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Nobel Peace Prize to Denis Mukwege and Nadia Murad

for their efforts in the fight against war rapes

The Nobel Peace Prize has been awarded to Denis Mukwege and Nadia Murad "for their efforts to end the use of sexual violence as a weapon of war and armed conflict". The announcement has been given by the Norwegian Nobel Committee, explaining that both the winners have made an essential contribution to bring attention to war crimes.

Mukwege has dedicated his life to help and defend women victims of violence and abuse in Congo. Murad, yazidi, has instead witnessed to the world the drama of her people.

Denis Mukwege has dedicated his life to serving women in Congo. The man has in fact created a structure - the Panzi Hospital of Bukavu - to nurse and aid the victims of “rape as a weapon of war”, despite threats from armed groups in the country. The child of a Pentecostal pastor, Denis decided to become a doctor when, accompanying his father during visits to the ills of the community, he noticed that hospital patients received insufficient care and often died after childbirth.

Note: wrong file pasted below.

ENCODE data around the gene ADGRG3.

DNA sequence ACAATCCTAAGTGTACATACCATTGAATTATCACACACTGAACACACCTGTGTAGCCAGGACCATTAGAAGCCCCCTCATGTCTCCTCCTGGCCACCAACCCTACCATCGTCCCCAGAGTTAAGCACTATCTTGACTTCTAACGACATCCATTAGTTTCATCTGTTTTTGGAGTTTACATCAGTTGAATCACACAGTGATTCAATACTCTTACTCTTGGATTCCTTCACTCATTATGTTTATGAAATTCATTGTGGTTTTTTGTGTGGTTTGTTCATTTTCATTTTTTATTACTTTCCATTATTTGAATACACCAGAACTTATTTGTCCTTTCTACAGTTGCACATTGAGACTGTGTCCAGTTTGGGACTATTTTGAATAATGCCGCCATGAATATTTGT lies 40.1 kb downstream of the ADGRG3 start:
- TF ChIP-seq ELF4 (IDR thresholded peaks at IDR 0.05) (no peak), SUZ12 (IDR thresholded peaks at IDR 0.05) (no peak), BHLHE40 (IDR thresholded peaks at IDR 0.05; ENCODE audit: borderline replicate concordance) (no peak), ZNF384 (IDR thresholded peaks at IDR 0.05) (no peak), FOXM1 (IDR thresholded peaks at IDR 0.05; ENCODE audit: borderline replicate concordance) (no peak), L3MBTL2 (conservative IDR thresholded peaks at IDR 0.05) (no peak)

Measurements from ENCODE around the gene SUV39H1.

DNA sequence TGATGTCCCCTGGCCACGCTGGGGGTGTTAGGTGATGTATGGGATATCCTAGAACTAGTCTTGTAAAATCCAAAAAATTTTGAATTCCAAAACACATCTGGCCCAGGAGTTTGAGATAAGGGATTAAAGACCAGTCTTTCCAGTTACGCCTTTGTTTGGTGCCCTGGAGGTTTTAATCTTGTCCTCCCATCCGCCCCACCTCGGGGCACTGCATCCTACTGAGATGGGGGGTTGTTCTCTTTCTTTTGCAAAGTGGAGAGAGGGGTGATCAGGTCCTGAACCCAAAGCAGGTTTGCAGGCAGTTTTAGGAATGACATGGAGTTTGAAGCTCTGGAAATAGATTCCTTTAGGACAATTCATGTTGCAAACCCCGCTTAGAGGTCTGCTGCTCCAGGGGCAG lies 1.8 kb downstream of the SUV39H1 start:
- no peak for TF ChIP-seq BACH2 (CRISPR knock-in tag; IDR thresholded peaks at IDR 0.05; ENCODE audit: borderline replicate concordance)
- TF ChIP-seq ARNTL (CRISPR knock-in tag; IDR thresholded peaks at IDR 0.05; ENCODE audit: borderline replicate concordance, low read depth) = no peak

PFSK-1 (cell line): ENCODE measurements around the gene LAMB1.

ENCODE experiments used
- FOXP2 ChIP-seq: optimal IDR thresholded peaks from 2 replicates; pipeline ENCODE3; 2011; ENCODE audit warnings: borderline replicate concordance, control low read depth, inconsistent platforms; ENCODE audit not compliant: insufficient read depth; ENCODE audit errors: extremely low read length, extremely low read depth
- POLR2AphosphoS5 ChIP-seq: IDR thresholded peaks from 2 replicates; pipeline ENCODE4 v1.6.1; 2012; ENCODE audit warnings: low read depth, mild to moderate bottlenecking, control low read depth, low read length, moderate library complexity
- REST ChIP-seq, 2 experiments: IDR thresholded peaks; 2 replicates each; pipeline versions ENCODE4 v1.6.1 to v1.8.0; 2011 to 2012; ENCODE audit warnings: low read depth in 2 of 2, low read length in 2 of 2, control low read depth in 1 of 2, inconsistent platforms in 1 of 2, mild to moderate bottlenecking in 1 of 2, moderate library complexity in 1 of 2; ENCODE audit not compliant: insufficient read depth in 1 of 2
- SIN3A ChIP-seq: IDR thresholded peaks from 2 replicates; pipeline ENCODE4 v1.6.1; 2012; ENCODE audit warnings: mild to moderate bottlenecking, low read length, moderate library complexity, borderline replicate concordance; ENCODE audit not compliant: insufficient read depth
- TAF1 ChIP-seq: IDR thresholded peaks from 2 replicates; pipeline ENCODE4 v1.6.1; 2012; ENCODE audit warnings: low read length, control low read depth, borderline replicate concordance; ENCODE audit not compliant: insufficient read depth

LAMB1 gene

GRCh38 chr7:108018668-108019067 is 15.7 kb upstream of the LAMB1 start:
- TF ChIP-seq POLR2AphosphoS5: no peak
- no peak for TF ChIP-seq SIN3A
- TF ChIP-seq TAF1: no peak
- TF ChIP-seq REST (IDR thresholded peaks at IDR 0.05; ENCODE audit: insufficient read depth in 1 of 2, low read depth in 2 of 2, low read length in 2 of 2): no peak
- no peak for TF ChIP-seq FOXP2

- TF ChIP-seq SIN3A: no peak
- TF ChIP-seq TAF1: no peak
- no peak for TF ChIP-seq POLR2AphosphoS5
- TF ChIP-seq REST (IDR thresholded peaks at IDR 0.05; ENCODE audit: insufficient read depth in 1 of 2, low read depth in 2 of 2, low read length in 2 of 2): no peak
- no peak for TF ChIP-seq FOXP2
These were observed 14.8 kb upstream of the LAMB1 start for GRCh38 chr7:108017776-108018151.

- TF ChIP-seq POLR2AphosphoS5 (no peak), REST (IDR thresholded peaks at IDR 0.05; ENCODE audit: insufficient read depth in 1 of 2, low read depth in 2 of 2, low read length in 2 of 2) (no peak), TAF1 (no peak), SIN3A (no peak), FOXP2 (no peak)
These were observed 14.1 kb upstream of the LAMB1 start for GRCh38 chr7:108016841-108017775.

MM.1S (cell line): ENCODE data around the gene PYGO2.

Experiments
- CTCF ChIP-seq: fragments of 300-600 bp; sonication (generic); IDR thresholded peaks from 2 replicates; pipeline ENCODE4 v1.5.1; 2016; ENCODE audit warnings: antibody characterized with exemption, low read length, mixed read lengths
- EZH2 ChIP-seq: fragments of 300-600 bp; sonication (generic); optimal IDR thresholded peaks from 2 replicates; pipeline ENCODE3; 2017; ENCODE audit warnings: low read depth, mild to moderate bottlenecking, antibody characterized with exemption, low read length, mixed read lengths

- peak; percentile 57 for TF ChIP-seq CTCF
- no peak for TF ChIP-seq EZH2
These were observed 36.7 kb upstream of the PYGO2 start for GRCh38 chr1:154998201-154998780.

In 1998, during the war in Congo, Mukwege started the construction of a hospital for women victims of violence. Mukwege - who today is world’s leading expert in the internal reconstruction of female genitalia after rape - and his team have operated on more than 20 thousand women, working 18 hours a day during which they complete 10 surgeries. The courage of the surgeon has, furthermore, allowed these women to start new lives. Next to the hospital created by Denis, a secure structure was constructed where patients and their children can seek refuge. The women learn how to sew, weave, and other jobs, in order to become independent and restart their lives. In 2012 the surgeon brought an important discourse to the General Assembly of the United Nations, to address the problem of violence as a weapon of war and to condemn the impunity of those guilty of mass rapes in Congo. A couple months later, four armed men attacked the Doctor’s house, taking his children hostage and waiting for Mukwege to return home from the hospital. Mukwege succeeded in saving his family and home, but the incident left one of his security guards dead. After the homicide, the doctor left the country and went into exile with his family in Europe. In January 2013, aware of the importance of his presence at Panzi Hospital, Denis decided to return to Congo, even though him and his team continued to receive threats. The people gave him a special reception, accompanying him from the airport to Bukavu. His patients even saved money from selling pineapples and onions to symbolically pay for his ticket of return. For his commitment and his courage Denis Mukwege has received much recognition, including the Prize of Human Rights from the United Nations in 2008, and the Sakharov Prize for the Freedom of Thought in 2014, awarded each year by the European Parliament to individuals or associations that have distinguished themselves in the defense of human rights.